August 26, 2015


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Political Briefs

Top stories

Field Poll: Californians increasingly keen on boosting health care for unauthorized immigrants — California voters’ support for extending health care coverage to people in the state illegally is gaining ground, according to the latest Field Poll. The survey found that 58 percent of registered voters favor providing Medi-Cal to all of the state’s undocumented residents while 39 percent oppose. Last year, only a slight majority – 51 percent – favored the idea, while 45 percent opposed. Sacramento Bee article

GOP Assembly members call for special session on water — Four Republican state Assembly members — two of them from the central San Joaquin Valley — have written a letter to Gov. Jerry Brown asking for a “special legislative session to address California’s unresolved water crisis.” Fresno Bee article


Statewide politics/Ballot Measures 

Joe Mathews: An interesting initiative reform idea that was a Draper loser — The best new idea made the initial cut – but isn’t one of the final four ideas – involves initiative. It provides an alternative method to qualify measures – something that the state needs. It would allow local governments to qualify measures for the statewide ballot, simply via accumulation of their endorsements. Mathews in Fox & Hounds



Hundreds of detained mothers and children could soon be released — Roughly 1,400 mothers, fathers and children locked up awaiting their asylum hearings could soon be released as the Department of Homeland Security works to comply with a scathing federal ruling against the Obama administration’s expanded use of family detention camps. McClatchy Newspapers article

It’s Mexico’s turn to boost border enforcement – with a new pedestrian crossing into Tijuana – A new entrance to Mexico for pedestrians has opened here — a modern, three-story facility that authorities say will transform the experience of entering Mexico for some 22,000 southbound border crossers each day. LA Times article


Other areas

Senate leader plans changes to climate bill to ease passage – In a bid to blunt opposition from oil interests to a major climate bill pending in the state Assembly, Senate President Pro Tem Kevin de León said Tuesday that he plans to amend the measure to increase legislative oversight of its implementation. Sacramento Bee article; LA Times article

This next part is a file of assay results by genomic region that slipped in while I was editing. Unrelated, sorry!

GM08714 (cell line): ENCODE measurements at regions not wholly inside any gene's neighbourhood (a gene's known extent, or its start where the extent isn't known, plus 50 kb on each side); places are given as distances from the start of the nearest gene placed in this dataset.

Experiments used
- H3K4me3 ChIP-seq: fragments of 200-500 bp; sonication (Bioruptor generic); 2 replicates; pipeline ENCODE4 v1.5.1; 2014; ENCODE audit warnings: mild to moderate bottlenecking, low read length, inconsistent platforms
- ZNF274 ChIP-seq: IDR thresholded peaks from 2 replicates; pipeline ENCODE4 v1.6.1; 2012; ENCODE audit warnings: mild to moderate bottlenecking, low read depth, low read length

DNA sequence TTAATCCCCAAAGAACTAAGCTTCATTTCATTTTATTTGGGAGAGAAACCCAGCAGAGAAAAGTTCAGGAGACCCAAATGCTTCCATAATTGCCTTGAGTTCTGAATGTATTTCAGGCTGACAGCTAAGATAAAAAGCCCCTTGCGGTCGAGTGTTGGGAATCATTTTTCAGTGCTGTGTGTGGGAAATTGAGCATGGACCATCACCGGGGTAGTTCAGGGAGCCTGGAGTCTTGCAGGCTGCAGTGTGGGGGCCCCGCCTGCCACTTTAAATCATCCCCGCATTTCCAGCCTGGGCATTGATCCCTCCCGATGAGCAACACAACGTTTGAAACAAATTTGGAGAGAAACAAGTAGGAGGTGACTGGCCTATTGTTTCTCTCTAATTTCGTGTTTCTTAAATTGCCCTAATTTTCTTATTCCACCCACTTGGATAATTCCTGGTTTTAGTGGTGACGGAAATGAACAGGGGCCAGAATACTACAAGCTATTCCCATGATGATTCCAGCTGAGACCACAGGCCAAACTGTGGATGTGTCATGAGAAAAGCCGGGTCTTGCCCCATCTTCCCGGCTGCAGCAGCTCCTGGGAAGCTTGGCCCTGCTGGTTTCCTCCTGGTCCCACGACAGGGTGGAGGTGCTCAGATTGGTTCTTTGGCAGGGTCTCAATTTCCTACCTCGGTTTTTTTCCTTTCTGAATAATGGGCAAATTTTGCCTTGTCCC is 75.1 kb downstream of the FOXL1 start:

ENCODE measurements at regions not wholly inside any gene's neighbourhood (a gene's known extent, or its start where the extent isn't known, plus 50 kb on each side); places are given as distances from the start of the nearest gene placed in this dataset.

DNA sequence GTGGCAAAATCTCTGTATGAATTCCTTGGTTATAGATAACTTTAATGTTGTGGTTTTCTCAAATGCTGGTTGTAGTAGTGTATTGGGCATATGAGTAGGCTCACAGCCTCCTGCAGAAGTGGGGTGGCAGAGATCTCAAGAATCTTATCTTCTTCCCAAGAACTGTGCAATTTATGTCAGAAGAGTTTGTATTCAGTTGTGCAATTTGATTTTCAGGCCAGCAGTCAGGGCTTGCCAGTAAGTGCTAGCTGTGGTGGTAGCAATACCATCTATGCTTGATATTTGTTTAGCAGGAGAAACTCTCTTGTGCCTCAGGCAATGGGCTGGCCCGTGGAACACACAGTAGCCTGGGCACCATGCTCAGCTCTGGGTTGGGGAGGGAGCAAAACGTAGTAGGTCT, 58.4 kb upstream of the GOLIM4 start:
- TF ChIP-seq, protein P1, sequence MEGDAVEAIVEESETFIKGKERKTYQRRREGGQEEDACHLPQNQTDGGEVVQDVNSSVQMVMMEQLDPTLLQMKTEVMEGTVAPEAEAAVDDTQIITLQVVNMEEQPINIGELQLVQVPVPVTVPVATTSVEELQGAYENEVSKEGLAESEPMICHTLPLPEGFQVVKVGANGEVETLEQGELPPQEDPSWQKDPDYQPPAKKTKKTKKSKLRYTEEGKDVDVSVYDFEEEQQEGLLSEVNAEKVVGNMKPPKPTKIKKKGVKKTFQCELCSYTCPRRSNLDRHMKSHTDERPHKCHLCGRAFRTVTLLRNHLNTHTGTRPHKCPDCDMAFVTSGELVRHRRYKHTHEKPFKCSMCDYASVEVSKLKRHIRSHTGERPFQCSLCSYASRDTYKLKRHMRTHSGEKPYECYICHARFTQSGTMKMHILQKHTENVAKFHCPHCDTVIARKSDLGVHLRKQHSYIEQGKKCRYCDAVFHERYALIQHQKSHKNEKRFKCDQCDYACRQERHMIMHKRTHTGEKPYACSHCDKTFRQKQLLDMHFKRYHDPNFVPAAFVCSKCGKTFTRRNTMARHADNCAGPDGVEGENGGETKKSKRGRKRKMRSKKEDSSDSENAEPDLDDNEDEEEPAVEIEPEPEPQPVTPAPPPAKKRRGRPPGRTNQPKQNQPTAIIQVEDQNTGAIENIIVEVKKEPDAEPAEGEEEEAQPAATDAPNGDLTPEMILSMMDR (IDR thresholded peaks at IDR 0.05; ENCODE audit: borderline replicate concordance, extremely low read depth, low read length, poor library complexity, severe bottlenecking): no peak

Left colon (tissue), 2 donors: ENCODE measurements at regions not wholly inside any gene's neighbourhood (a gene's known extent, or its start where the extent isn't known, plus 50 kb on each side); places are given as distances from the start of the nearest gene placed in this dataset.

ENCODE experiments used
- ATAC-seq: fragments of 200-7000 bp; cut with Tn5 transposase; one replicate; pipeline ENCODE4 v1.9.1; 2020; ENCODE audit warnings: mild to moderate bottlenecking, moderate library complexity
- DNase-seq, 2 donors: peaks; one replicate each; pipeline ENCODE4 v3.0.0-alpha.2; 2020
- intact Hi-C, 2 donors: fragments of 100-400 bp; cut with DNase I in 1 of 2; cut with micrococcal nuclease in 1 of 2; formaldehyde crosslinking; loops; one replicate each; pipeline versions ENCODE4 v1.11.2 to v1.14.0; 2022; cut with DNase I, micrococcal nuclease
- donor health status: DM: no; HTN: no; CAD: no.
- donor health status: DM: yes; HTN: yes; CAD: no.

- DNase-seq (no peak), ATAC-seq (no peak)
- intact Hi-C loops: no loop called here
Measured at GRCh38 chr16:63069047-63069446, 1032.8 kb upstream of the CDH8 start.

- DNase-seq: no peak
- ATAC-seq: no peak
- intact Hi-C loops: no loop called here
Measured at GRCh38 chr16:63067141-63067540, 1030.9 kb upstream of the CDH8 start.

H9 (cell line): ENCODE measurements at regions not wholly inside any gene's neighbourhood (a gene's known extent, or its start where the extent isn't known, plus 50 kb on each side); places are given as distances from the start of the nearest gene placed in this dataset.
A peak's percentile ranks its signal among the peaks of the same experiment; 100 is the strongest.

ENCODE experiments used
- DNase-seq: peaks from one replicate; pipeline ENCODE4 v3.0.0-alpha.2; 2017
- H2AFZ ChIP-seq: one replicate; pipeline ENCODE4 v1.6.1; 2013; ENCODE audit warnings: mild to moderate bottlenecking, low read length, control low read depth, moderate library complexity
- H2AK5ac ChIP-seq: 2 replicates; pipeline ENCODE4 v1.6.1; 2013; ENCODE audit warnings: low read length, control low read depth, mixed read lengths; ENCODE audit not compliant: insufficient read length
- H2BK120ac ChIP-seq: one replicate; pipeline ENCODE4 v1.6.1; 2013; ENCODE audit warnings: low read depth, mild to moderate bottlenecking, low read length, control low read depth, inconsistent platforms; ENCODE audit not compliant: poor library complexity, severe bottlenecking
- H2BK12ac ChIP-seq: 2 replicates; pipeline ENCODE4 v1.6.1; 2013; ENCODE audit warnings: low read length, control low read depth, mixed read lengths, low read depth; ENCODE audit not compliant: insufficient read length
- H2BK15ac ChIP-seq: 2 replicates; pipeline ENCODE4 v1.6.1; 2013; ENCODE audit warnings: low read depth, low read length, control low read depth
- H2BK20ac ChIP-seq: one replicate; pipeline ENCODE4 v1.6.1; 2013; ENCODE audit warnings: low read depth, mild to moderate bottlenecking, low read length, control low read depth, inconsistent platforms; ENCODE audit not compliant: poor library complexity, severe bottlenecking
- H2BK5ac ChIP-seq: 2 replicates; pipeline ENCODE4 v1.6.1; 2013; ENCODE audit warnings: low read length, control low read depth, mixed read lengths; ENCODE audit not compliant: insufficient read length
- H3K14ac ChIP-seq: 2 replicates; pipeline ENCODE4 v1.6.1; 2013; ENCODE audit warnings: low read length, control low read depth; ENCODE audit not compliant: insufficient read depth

Video: California Senate battlegrounds begin to emerge – These are the final days of the 2015 legislative session at the state Capitol, but 2016 legislative contests already are taking shape. Here’s a video look at four competitive state Senate in November 2016. The results could reduce Democrats’ current 26-14 majority in the upper house.  Democrat Cathleen Galgiani potential race against Republican Assembly Leader Kristin Olsen mentioned.  Sacramento Bee article

California panel rejects Planned Parenthood audit – California legislators on Tuesday rejected a proposed audit of Planned Parenthood in the wake of a videos spotlighting the organization’s role in providing fetal tissue for medical research. Sacramento Bee article; LA Times article 

Dan Walters: California has other calamities to worry about — Gov. Jerry Brown says California’s drought and the wildfires it has spawned are wake-up calls about the potentially cataclysmic effects of climate change. That may be true. But they are not the only indications of potential disaster that could devastate a state perched, however precariously, on the continent’s western edge.  Walters column in Sacramento Bee 

Marcos Breton: The fine print of right-to-die – California’s right-to-die legislation is promoted as protecting the rights of patients. But it seems that doctors are the ones who are protected by the language of what would be the law. What if there are mistakes or abuses? How do you fix the damage caused by misguided compassion? Breton column in Sacramento Bee